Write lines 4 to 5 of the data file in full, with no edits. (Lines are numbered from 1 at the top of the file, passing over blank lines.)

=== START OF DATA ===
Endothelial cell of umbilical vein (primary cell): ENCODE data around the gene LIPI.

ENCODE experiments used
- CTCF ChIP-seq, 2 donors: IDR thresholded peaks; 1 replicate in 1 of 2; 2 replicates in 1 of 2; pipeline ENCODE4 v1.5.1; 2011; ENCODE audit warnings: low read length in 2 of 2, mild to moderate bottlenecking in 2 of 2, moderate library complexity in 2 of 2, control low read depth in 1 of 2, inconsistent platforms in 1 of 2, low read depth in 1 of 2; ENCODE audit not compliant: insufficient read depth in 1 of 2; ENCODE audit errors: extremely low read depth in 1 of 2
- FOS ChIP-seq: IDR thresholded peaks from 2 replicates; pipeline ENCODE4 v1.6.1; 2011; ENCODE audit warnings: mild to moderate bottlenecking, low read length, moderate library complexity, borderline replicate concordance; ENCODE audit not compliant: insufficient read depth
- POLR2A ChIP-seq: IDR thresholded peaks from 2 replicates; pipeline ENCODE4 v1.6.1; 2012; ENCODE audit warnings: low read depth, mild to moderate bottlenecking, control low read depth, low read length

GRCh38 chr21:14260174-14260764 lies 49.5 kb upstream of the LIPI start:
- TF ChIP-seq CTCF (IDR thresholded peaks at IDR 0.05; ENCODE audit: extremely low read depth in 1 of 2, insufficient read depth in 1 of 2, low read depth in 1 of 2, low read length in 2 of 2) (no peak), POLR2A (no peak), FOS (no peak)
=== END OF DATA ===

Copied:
- FOS ChIP-seq: IDR thresholded peaks from 2 replicates; pipeline ENCODE4 v1.6.1; 2011; ENCODE audit warnings: mild to moderate bottlenecking, low read length, moderate library complexity, borderline replicate concordance; ENCODE audit not compliant: insufficient read depth
- POLR2A ChIP-seq: IDR thresholded peaks from 2 replicates; pipeline ENCODE4 v1.6.1; 2012; ENCODE audit warnings: low read depth, mild to moderate bottlenecking, control low read depth, low read length